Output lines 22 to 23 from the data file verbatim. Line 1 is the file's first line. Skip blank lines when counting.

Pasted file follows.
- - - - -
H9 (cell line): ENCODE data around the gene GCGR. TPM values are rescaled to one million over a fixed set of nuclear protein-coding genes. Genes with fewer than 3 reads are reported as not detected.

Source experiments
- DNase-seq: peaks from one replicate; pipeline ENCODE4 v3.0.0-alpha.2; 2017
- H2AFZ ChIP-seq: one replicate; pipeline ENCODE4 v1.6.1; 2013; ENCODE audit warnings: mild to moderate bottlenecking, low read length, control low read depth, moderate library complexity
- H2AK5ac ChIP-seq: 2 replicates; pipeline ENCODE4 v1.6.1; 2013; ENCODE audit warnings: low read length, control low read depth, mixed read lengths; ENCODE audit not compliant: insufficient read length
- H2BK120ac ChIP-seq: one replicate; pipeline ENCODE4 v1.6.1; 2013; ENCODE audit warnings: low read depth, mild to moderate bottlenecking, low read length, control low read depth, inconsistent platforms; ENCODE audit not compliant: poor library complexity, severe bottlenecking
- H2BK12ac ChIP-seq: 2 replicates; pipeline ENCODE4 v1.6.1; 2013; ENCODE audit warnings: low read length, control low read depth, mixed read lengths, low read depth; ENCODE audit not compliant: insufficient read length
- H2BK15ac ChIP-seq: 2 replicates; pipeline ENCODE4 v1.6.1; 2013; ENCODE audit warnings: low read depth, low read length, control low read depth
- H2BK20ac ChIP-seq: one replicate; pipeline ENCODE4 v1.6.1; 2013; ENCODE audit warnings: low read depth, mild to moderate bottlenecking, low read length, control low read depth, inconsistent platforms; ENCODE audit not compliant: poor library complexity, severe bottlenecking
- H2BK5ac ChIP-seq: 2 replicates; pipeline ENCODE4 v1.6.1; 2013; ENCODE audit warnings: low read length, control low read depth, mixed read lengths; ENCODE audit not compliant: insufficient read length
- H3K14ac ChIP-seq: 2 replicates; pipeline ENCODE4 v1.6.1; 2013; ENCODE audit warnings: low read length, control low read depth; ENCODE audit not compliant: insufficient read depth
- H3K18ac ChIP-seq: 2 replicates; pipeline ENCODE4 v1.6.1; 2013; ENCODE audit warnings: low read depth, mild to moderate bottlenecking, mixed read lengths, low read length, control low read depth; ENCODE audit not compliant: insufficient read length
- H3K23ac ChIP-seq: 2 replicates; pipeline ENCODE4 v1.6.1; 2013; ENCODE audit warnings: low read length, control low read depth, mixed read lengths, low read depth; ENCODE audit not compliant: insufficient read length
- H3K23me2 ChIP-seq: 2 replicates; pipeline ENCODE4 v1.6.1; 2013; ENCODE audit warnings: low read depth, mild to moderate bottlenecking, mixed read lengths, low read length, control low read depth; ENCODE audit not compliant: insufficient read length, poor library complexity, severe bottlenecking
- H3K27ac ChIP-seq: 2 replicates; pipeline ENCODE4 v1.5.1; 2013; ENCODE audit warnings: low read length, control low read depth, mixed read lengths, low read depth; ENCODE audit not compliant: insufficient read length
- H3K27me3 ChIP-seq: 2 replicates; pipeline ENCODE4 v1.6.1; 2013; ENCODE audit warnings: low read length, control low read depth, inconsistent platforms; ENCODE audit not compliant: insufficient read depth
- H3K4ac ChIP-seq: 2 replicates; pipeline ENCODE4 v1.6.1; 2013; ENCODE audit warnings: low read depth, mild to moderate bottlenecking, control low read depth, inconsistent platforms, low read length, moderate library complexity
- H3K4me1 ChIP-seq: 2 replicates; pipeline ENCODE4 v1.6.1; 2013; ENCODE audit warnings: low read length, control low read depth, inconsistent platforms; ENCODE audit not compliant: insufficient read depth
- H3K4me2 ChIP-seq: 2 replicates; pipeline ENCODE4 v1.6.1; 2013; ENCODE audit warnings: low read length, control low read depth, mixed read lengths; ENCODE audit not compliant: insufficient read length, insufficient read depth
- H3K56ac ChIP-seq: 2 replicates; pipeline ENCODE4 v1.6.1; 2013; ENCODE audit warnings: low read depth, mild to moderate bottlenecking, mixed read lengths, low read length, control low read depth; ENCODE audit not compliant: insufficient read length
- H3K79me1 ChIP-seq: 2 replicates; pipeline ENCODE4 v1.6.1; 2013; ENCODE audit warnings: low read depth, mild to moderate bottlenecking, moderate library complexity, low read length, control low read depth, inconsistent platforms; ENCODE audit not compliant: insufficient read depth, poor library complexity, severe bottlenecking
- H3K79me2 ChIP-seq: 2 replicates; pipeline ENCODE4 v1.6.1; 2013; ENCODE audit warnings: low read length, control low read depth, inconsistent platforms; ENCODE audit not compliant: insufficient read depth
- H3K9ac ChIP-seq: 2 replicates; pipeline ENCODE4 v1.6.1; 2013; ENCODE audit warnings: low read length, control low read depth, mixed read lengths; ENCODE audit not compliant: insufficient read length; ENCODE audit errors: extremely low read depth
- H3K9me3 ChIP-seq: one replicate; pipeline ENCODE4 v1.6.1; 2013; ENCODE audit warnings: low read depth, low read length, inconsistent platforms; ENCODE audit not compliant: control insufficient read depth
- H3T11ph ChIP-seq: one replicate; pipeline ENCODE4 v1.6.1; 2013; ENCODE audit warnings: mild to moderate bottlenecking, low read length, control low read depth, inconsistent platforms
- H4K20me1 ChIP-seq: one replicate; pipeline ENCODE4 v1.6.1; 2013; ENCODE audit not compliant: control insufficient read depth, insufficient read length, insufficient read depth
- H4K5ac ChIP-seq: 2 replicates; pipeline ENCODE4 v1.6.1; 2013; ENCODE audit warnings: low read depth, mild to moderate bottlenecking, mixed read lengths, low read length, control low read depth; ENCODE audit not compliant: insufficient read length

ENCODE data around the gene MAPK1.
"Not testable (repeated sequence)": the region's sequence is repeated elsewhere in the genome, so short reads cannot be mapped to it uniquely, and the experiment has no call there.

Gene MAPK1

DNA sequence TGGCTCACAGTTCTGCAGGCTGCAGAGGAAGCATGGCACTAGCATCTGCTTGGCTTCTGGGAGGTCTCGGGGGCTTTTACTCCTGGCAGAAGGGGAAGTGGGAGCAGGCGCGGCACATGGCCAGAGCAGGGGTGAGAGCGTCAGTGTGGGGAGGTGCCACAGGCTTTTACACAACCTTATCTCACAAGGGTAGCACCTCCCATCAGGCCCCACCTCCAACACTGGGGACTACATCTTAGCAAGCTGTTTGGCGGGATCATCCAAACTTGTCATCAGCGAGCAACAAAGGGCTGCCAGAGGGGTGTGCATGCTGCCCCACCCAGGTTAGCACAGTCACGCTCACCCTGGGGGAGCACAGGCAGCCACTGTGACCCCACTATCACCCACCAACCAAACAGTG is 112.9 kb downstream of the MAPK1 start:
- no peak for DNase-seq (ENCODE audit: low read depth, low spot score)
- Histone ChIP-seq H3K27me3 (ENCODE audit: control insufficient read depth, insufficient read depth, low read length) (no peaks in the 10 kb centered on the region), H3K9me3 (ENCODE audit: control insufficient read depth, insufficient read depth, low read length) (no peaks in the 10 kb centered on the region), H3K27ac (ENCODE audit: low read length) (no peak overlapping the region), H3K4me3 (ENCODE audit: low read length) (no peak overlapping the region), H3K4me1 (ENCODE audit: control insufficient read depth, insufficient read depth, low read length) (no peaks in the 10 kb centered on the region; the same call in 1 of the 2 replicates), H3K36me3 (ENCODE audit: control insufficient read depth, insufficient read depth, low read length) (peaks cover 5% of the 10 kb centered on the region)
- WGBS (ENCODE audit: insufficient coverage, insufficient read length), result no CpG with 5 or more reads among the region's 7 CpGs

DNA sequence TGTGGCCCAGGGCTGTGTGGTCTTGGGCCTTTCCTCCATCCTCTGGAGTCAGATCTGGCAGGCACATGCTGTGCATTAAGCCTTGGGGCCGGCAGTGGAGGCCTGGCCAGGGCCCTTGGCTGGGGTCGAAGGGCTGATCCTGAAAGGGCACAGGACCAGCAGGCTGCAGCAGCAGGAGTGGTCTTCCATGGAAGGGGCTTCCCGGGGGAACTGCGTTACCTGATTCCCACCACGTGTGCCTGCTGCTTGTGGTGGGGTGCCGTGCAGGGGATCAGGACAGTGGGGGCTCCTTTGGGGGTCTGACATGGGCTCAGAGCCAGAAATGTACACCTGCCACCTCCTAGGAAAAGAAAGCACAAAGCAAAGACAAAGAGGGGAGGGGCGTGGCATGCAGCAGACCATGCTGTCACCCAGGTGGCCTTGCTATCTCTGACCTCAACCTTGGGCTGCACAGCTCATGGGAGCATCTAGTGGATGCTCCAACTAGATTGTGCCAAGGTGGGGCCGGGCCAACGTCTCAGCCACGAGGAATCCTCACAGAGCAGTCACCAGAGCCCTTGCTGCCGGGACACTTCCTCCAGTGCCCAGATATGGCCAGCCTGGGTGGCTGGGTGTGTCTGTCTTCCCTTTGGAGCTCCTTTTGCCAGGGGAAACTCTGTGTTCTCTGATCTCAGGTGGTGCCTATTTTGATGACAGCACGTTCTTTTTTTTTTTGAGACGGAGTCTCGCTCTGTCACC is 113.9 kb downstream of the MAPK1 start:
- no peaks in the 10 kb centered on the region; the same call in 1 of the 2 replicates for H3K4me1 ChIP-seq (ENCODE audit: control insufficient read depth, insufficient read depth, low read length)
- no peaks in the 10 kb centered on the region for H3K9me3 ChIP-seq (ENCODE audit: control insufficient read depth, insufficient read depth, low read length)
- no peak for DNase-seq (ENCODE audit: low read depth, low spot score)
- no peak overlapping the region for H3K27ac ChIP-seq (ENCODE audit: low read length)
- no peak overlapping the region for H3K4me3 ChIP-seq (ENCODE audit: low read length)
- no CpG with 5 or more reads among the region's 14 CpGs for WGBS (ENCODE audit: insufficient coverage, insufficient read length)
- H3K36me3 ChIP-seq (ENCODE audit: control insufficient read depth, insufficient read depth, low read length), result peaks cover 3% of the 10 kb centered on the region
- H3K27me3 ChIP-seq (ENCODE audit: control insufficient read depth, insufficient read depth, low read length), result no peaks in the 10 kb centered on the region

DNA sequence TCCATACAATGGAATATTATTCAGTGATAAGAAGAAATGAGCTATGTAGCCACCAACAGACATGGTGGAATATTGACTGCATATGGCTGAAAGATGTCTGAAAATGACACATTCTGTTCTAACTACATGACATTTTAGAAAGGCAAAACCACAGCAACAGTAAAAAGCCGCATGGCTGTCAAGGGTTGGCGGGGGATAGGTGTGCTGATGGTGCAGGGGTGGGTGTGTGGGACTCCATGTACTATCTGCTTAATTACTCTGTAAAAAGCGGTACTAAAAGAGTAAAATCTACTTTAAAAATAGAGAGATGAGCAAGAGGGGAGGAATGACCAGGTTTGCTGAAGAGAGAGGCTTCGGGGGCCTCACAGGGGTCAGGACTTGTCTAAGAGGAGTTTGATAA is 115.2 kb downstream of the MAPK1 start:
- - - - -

- H3K79me2 ChIP-seq: 2 replicates; pipeline ENCODE4 v1.6.1; 2013; ENCODE audit warnings: low read length, control low read depth, inconsistent platforms; ENCODE audit not compliant: insufficient read depth
- H3K9ac ChIP-seq: 2 replicates; pipeline ENCODE4 v1.6.1; 2013; ENCODE audit warnings: low read length, control low read depth, mixed read lengths; ENCODE audit not compliant: insufficient read length; ENCODE audit errors: extremely low read depth